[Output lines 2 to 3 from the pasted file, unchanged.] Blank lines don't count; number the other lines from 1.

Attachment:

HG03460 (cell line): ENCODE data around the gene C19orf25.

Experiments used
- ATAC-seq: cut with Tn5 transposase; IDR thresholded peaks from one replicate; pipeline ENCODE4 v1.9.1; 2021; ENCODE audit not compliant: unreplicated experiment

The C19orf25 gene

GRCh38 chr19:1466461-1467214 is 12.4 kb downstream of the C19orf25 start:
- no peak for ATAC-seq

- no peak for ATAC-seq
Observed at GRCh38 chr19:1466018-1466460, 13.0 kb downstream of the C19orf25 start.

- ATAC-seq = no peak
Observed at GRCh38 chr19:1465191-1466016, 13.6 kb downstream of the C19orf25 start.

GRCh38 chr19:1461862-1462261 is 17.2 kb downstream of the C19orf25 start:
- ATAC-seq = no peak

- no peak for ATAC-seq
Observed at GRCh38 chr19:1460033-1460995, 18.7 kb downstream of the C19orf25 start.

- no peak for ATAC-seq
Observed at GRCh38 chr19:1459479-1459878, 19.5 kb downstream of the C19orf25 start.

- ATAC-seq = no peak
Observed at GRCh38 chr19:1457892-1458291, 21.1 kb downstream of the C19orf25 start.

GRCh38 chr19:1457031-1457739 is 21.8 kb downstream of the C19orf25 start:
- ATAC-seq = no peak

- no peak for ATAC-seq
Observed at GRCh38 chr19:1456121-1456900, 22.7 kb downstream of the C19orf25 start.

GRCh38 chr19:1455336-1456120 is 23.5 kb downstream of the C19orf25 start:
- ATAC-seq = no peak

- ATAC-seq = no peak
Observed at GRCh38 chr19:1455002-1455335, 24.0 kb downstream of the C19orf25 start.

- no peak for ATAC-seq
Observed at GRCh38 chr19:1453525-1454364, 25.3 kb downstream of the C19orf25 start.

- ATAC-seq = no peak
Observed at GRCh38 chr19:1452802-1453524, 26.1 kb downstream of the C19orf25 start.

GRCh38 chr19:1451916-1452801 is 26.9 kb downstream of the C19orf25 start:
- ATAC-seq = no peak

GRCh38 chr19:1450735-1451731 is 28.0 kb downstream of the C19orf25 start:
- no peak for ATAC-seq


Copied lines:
Experiments used
- ATAC-seq: cut with Tn5 transposase; IDR thresholded peaks from one replicate; pipeline ENCODE4 v1.9.1; 2021; ENCODE audit not compliant: unreplicated experiment